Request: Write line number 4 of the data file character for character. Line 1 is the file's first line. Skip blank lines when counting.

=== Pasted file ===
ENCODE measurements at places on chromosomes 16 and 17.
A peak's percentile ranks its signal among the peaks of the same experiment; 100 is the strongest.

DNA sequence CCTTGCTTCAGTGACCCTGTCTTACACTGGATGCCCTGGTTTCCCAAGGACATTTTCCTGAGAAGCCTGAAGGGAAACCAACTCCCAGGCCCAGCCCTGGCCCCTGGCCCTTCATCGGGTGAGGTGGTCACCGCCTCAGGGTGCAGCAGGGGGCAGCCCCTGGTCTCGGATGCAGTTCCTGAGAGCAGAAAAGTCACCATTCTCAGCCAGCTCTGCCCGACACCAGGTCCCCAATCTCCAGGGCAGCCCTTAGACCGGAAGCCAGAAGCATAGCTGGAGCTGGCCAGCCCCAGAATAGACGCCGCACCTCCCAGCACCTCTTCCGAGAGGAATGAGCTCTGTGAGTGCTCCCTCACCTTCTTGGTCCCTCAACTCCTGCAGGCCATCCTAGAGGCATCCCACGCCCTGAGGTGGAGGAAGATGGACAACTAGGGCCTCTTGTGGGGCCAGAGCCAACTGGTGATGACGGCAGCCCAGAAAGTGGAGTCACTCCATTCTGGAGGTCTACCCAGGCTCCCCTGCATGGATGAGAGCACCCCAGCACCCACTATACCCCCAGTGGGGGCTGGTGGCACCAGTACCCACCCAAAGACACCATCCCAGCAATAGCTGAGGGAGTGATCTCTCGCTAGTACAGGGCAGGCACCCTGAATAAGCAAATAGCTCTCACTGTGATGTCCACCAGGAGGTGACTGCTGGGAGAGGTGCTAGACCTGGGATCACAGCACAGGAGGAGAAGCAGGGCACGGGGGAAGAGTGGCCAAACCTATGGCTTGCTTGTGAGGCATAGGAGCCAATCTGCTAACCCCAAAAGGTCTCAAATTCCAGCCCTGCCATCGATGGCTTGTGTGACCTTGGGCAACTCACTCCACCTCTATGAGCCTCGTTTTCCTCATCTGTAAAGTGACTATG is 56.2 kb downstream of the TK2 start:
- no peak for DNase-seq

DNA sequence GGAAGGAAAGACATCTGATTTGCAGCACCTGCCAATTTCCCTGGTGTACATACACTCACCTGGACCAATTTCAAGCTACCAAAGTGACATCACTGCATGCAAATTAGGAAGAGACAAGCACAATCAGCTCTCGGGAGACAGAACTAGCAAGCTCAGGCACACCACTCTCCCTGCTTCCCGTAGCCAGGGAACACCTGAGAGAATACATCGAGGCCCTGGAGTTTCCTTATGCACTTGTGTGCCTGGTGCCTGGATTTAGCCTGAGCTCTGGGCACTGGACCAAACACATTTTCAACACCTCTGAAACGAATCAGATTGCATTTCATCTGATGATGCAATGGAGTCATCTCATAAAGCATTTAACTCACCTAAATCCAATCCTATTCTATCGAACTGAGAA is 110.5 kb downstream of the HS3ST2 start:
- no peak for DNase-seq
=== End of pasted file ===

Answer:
- no peak for DNase-seq